Gordon Monson: What would Jesus NOT do? Tear down pride flags or condemn LGBTQ individuals and their allies.

Heed Christ’s example or at least the advice of Ted Lasso: Be curious, not judgmental.

(Francisco Kjolseth | The Salt Lake Tribune) A pride flag is raised at Washington Square by Salt Lake City and LGBTQ+ leaders, marking the beginning of Pride Month on Thursday, June 1, 2023.

There have been reports in Utah neighborhoods of sorry vigilant souls who have torn down and stolen pride flags for reasons that mystify, that can be attributed to one of two causes, causes that often swirl together into one.

Indignation and hate.

Some aggressors apparently believe that being LGBTQ is an affront to God and that showing support for LGBTQ individuals is as well.

That, it seems, is their interpretation of scripture or preachings coming from the same deity who lists as one of his most important commandments to “love thy neighbor.”

Nothing says love like “correcting” neighbors who are wired differently than certain self-appointed defenders of the faith, or quieting those who support the marginalized — as these same defenders stand against the “sinners” and stand up for the twisted righteousness that runs counter to one of the Almighty’s two most significant commandments.

A number of these faith defenders supposedly consider themselves devout Christians, staunch believers who are insistent that others adhere to their personal view of Christ’s gospel.

But a wise person once said: “If God didn’t send Jesus into the world to condemn it, I doubt he sent you.”

Strong point.

The ‘Lasso’ way

(Business Wire) The main character in “Ted Lasso” warns against being too judgmental.

In an episode of the popular television show “Ted Lasso,” the title character, a warm, positive, caring coach, warns another less-caring person about the perils of being too judgmental. He quotes a message he once saw written on a wall, misattributed to Walt Whitman: “Be curious, not judgmental.” It’s a great scene, one worth viewing on the internet.

Not enough of those who choose to rise up against the LGBTQ community, who refuse to find it within themselves to extend an open palm instead of a clenched fist toward those who are different from them, are curious. They don’t seek to understand, they don’t ask questions; they condemn, as though they are appointed by some power in heaven to do so.

In so doing, they paradoxically violate one of God’s scripturally stated most important commandments.

I’m curious about that. Why? It makes no sense. It creates ill will within a community. It builds nothing positive. It only divides.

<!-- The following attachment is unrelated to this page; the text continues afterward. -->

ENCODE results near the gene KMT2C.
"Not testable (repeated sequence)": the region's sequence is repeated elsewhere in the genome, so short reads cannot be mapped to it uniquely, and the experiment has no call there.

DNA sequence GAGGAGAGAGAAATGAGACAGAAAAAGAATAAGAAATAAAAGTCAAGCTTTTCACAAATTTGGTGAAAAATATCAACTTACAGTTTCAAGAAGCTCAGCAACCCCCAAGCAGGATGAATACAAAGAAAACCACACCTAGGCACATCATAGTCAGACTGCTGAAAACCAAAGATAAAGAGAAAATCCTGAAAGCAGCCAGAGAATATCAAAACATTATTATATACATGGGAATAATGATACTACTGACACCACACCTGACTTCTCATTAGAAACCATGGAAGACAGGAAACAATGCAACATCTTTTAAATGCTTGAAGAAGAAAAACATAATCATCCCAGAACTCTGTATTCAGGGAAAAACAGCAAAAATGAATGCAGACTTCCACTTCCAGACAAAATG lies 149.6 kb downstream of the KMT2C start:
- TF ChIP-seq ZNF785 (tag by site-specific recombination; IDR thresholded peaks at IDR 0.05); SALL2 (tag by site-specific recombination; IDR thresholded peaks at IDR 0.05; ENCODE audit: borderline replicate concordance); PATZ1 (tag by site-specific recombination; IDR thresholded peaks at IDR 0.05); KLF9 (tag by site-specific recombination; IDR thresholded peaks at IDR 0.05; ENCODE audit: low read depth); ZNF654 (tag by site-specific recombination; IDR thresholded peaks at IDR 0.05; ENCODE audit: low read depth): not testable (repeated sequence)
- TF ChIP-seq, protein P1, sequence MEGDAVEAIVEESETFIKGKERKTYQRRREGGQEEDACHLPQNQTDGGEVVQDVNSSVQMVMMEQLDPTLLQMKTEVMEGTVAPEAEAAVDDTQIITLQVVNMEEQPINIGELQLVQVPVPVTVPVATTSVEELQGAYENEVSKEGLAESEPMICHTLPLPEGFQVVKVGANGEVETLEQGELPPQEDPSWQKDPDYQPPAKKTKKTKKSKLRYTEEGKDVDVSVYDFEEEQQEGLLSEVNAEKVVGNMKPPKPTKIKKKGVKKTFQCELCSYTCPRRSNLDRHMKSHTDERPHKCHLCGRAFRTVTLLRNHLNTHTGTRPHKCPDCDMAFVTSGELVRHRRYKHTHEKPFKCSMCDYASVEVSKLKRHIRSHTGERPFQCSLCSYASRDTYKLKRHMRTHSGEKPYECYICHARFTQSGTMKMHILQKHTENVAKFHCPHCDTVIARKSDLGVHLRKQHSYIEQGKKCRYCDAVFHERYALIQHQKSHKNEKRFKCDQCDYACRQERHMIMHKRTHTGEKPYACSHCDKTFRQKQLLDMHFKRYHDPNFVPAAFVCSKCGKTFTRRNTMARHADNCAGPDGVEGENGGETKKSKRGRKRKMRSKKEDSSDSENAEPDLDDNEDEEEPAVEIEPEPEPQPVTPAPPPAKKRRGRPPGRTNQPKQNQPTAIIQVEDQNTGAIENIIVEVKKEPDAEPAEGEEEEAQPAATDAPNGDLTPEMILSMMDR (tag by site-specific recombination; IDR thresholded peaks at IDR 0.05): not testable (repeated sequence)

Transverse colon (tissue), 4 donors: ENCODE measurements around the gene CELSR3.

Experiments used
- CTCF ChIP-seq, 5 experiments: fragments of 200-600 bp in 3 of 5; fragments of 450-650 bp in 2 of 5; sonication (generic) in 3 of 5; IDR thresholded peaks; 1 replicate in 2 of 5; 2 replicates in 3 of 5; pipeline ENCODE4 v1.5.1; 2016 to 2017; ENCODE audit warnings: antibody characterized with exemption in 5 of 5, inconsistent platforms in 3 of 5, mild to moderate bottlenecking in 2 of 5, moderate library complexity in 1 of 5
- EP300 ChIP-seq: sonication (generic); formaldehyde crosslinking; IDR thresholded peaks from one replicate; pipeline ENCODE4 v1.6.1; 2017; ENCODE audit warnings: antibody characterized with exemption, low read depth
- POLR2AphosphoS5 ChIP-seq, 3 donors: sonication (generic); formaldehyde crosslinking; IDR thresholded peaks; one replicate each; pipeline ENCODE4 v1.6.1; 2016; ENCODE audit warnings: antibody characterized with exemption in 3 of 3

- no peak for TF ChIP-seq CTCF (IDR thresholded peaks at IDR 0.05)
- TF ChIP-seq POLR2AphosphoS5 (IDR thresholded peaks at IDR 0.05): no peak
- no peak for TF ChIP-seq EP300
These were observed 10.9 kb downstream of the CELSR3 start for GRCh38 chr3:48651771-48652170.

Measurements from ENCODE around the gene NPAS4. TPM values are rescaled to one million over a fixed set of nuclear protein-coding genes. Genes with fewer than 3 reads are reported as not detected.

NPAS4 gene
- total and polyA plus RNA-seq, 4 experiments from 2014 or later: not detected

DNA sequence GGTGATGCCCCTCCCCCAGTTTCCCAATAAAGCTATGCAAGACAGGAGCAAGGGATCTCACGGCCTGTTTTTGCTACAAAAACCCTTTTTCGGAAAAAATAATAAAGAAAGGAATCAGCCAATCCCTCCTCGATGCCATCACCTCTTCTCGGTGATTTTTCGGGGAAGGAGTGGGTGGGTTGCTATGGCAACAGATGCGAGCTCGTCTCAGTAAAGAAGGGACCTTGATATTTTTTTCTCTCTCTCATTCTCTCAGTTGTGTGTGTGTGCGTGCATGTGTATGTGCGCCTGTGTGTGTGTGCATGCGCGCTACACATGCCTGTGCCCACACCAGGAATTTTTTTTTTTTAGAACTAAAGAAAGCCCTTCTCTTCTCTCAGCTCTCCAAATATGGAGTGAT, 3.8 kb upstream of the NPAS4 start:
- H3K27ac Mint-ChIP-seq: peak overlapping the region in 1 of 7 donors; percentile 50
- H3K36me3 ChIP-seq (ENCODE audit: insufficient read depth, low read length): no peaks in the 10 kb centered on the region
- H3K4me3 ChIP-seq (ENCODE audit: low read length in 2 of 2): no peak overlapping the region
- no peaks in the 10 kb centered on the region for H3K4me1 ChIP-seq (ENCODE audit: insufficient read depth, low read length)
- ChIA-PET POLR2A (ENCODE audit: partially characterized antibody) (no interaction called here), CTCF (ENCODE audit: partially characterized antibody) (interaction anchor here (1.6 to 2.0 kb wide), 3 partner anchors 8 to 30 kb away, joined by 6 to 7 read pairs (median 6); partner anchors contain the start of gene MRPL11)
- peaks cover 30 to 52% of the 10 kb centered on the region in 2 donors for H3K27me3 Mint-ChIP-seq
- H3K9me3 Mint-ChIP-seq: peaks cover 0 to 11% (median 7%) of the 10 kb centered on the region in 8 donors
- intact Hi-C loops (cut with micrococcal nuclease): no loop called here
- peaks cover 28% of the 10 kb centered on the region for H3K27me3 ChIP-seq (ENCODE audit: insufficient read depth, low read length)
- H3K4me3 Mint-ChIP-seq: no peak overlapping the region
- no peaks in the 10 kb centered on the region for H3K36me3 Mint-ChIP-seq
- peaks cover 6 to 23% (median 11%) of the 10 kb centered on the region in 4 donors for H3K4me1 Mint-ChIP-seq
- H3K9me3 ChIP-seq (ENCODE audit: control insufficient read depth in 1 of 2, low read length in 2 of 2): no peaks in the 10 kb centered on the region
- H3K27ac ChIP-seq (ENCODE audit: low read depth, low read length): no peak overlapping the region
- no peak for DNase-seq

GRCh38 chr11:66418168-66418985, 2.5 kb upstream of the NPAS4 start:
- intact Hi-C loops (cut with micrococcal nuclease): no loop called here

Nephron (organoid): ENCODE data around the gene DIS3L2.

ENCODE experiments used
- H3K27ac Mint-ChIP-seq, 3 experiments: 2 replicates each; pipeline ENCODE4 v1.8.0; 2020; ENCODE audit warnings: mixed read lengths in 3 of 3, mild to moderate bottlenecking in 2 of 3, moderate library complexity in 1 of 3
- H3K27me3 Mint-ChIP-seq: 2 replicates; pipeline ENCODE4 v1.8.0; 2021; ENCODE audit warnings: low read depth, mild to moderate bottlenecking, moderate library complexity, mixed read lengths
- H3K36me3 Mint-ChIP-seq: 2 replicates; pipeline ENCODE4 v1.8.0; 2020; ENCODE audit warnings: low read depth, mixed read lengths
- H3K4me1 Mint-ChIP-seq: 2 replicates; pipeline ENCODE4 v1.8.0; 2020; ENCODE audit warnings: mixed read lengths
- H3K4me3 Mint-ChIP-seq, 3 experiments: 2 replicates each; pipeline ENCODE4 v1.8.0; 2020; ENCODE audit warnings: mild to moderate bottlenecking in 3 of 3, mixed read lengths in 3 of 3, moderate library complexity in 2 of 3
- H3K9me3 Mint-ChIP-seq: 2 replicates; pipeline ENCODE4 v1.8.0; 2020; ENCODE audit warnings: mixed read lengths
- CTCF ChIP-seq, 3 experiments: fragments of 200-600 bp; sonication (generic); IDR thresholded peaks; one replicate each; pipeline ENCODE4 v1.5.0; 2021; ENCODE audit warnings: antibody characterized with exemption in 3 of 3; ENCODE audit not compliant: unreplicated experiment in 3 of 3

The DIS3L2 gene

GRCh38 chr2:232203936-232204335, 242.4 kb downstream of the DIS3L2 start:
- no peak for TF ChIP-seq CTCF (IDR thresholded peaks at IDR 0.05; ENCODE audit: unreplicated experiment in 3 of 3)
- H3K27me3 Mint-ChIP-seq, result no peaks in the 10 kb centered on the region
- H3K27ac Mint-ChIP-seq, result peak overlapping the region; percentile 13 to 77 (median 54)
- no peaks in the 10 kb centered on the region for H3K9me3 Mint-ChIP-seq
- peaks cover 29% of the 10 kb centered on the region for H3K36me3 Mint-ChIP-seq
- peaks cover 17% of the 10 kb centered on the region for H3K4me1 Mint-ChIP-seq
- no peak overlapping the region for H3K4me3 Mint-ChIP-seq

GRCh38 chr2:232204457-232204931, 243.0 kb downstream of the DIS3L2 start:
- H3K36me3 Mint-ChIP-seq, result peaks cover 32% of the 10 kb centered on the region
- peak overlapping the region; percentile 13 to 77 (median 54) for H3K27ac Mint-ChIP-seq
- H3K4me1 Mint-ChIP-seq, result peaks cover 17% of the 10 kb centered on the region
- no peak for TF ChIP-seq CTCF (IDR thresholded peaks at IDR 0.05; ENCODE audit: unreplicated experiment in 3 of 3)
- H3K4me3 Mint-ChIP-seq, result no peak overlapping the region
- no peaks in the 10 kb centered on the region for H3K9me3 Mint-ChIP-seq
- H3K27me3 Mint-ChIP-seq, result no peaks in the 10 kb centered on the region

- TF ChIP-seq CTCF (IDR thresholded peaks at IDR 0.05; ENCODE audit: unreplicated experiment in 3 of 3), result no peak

The other aforementioned cause, so often blended with the first, is hate. Not much of a Christian justification for protesting, for lashing out against fellow humans.

If hateful Christians won’t listen to Christ, maybe they’ll listen to the sage “Star Wars” character, the master Jedi Yoda, who said: “Fear is the path to the dark side. Fear leads to anger. Anger leads to hate. Hate leads to suffering.”

Why be fearful? Why be angry? Why be hateful?

What would Jesus do?

(The Church of Jesus Christ of Latter-day Saints) "The Sermon on the Mount," by Harry Anderson.

Can those who want an entire segment of the earth’s population, a segment that has every right to exist, that does so much good in the world, to suffer call themselves Christian?

It seems a collision of thought, a confused bit of hypocrisy.

Why? Why? Why?

Better it would be to seek and find understanding here in Utah, and in the world as a whole, to see people and accept them.

That’s preferable to shouting down or protesting the LGBTQ community and those — individuals, neighbors, stores, beer manufacturers, television shows, teams — who show support for that group, a group that far too often is marginalized by the self-proclaimed valiant in ways that would trouble Jesus himself.

How about a different approach? Be curious, not judgmental. Love, don’t hate. All Christians, people of every kind, should be able and willing to accept and embrace that notion.

What would Jesus do?

Here’s what he wouldn’t do: hate his neighbors, or steal or tear down pride flags, or threaten those who want to make space for individuals to whom they extend decency. If he followed his own commandment, he would seek love and understanding and leave the act of condemning to the truly damned.

(Francisco Kjolseth | The Salt Lake Tribune) Gordon Monson.